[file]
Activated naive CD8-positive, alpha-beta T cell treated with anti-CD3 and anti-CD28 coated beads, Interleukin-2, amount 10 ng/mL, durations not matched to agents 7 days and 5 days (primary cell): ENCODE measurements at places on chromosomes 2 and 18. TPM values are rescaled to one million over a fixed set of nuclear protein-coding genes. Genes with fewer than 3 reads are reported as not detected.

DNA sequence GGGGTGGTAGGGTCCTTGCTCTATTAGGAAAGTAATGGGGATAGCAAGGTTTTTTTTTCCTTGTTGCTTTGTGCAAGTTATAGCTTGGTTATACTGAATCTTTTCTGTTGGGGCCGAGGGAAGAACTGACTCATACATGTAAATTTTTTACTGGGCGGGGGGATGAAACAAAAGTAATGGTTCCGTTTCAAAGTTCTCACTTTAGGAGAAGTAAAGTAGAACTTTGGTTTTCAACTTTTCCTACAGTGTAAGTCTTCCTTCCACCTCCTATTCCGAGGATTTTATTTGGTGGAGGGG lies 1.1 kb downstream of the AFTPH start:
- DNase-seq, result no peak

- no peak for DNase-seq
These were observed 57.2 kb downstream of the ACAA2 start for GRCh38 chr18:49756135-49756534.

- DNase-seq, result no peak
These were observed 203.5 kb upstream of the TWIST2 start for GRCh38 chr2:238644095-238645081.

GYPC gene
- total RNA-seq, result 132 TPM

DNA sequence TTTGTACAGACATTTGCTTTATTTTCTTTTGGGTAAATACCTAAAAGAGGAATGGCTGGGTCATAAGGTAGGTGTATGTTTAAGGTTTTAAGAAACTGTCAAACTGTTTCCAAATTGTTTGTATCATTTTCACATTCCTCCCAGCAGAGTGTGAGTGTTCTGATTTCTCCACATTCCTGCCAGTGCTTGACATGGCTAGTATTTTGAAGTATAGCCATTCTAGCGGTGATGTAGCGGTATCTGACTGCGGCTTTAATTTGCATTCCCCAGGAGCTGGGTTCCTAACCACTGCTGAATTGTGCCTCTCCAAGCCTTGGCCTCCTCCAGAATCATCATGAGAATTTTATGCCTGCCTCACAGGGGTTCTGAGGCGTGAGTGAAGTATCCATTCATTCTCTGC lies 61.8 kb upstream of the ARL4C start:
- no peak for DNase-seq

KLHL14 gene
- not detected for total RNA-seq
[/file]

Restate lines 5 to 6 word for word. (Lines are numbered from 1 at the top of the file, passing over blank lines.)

These were observed 57.2 kb downstream of the ACAA2 start for GRCh38 chr18:49756135-49756534.

- DNase-seq, result no peak